I HAVE SUCH a passion for wrecks and reefs," says Nick Caloyianis. And he has chosen filmmaking and photography to capture the world where, he says, light changes dramatically depending on one's depth underwater, and colors achieve a "vibrancy" unknown on the surface.

Last summer his passionate work took the 30-year-old Catonsville, Md., resident to the cold, black waters of he Atlantic. There, amidst 10-foot-long blue sharks and sounding whales, he filmed Peter Gimbel's successful attempt to retrieve the treasure of the Andrea Doria.

When he speaks of the Doria dive, he mixes an engineer's seriousness with the calm bravado of someone who has come very near death and accepts that his art will take him close again.

"The Andrea Doria is 240 feet down. Everything can go wrong at that depth," he says. "The water is not (Word Illegible) down there." And even when lifted it is difficult to see. The rack of five 1,000-watt lights necessary to illuminate the murk create a white-out effect, like "snow blindness."

Caloyianis says it is hard to describe the eerie wreck. Unlike the impressions Hollywood creates of underwater wrecks, it is almost impossible to see the whole ship. It is a jigsaw puzzle, put together piece by piece inside the head. "There's only 15-foot visibility. You keep swimming. It's there.... It's there."

Lives have been lost in the wreck. The ship lies in the heart of some of the best fishing in the world and trawlers have been snagging their huge nets on the hulk since it went down 25 years ago. Those nets can trap and have trapped men and held them until they were dead. The interior of the hulk looks "as if you took a house a couple of hundred feet in the air and dropped it."

What drew him to the water? "You want to talk ancient Greek history?" he laughs. Caloyianis' people are from the island of Andros. There are divers back along the family tree and three great-uncles are sea captains.

Growing up he was a "dabbler, like many people of the time," the late '60s and early '70s. He majored in zoology at the University of Maryland, and taught diving on the side to make money.He was greatly influenced by Eugenie Clark, professor of ichthyology at Maryland.

After graduating in '73, Caloyianis spent a great deal of time in Mexico working with Ramon Bravo, a cinematographer known for his work with Jacques Cousteau. Caloyianis' work has been seen on TV in Mexico and Italy. He also worked on a Dino De Laurentiis film, "Beyond the Reef."

A filmmaking career on land doesn't appeal to him, primarily because of the expense. "Underwater you [alone] can do what an entire topside crew would do. You are the crane and dolly. That's what motivated me a long time ago, the tremendous versatility one man with a camera has underwater."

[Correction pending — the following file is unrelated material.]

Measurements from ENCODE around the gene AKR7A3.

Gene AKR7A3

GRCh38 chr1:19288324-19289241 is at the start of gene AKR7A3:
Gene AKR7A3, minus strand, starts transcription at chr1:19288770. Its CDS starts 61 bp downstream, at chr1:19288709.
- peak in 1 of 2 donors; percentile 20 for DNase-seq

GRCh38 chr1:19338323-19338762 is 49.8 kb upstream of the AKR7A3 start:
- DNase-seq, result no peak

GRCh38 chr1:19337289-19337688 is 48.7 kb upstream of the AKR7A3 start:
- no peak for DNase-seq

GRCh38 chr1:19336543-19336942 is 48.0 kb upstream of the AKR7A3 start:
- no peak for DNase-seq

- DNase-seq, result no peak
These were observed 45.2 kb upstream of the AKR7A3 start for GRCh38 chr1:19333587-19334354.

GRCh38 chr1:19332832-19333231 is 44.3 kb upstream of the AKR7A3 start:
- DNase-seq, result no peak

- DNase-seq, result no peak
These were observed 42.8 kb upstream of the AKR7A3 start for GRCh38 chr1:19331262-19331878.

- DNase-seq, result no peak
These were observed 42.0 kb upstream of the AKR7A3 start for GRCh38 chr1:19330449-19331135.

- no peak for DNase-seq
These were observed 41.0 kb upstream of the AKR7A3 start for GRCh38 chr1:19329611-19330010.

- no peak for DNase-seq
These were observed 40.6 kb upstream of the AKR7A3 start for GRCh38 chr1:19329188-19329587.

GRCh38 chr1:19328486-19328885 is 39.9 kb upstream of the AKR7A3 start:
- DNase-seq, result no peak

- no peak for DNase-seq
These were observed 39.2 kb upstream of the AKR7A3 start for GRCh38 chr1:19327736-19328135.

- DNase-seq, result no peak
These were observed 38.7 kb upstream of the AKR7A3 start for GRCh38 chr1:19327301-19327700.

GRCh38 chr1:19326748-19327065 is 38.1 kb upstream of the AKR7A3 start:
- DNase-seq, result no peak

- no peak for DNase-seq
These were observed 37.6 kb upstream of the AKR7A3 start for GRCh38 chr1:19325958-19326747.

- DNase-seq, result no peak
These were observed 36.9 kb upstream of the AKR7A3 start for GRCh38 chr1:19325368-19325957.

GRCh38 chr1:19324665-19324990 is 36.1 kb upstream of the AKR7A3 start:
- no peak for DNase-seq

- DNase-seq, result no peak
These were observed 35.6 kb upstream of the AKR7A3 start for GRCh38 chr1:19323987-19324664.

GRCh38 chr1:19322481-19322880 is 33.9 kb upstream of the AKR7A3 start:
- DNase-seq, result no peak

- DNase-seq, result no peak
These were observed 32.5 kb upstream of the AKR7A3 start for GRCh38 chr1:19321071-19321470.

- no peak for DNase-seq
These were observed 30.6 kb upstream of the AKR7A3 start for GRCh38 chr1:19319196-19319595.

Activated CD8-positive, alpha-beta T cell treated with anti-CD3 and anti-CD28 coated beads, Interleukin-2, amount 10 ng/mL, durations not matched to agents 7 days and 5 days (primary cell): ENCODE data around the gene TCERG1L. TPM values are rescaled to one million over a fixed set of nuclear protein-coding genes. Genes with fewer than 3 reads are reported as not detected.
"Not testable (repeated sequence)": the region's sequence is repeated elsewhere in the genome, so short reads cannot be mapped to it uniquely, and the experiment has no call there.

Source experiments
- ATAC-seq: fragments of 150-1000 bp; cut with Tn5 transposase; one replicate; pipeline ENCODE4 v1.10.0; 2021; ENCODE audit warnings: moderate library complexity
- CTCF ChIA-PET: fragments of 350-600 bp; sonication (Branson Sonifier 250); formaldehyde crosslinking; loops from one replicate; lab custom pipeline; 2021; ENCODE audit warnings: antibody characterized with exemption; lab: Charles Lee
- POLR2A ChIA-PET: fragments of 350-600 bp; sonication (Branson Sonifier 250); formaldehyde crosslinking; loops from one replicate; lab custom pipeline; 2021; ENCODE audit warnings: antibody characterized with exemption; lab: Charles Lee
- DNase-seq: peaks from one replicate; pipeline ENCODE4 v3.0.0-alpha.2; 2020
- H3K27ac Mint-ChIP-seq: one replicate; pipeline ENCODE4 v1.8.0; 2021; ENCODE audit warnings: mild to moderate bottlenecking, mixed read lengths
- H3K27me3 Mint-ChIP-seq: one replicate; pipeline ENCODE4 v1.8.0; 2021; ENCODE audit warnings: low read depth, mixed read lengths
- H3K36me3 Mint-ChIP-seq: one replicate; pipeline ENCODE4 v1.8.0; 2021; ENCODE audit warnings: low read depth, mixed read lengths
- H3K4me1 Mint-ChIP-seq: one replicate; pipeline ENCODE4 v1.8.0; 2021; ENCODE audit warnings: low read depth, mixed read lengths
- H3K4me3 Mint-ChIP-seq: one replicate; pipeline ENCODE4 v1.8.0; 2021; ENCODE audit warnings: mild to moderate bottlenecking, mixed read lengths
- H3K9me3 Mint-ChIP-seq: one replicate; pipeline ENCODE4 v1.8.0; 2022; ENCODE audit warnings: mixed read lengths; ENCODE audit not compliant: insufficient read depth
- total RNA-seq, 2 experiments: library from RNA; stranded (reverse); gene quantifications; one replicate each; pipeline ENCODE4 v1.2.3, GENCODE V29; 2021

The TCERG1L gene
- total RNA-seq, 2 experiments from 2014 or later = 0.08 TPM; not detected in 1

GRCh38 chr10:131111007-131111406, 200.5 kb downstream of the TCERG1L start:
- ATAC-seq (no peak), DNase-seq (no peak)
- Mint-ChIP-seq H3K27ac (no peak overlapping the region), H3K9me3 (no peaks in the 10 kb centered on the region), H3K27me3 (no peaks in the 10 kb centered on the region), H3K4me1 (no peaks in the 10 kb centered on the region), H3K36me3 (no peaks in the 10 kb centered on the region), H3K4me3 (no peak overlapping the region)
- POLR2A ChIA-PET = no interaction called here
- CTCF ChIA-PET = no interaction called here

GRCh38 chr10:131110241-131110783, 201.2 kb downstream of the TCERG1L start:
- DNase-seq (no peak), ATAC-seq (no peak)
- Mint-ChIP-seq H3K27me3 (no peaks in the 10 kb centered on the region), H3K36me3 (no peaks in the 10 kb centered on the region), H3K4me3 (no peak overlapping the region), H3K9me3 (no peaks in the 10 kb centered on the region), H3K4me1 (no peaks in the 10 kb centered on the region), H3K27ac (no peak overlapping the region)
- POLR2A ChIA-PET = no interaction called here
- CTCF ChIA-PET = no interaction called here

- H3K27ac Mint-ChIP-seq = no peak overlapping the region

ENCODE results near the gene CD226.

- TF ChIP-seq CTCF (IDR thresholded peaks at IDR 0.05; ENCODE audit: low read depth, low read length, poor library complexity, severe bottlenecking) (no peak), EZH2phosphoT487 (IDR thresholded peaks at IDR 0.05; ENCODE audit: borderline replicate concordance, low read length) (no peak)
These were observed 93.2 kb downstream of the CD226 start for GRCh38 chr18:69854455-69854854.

Oceanus, his underwater photography business, is totally consuming. "Everything I have is tied up in it," he says. "My camera alone cost $25,000." Not to mention his diving equipment. "Physically, it's a drain."

Physically, it's dangerous.

His second dive on the Doria last summer was in the evening. He went down with another camerman, Bob Hollis, strictly to reconnoiter. "It's bad enough during daylight, imagine what it's like at 7 at night," he says. "The currents are awesome." Both men were connected to the ship by 540-foot air-pump umbilical cords. They crawled along the deck measuring distance by lifeboat davits, one every 10 feet or so.

Caloyianis became stuck, he is still not sure in what, probably in one of the nets that cover the ship. Hollis came back to help. Hollis cut him free, and Caloyianis, swept up by the current, "took off like a rubber band into the darkness." Hollis called to the surface on his headset radio, "I think we lost Nick."

"Imagine a pilot going through a cloud with no gauges," Caloyianis says calmly. "I had no sensation of going up or down." Bringing him back in was not easy, even though he was still attached to the ship by the umbilical cord. Divers had to be brought back slowly, staying at certain levels to avoid decompression sickness, the bends. Caloyianis had no idea whether he was 10 feet or 50 feet from the surface, or if he was upside down or not.

The people on the ship were more or less able to locate him by the air bubbles on the surface. Through his headset they called to him, "Nick swim this way, now that way," and Caloyianis in the blackness tried. Eventually the surface team guided him to a cage 60 feet below the surface where the decompression process began.

In addition to a passion for the sea, what else is a good tool for an underwater cinematographer? "Well, a strong heart helps immensely."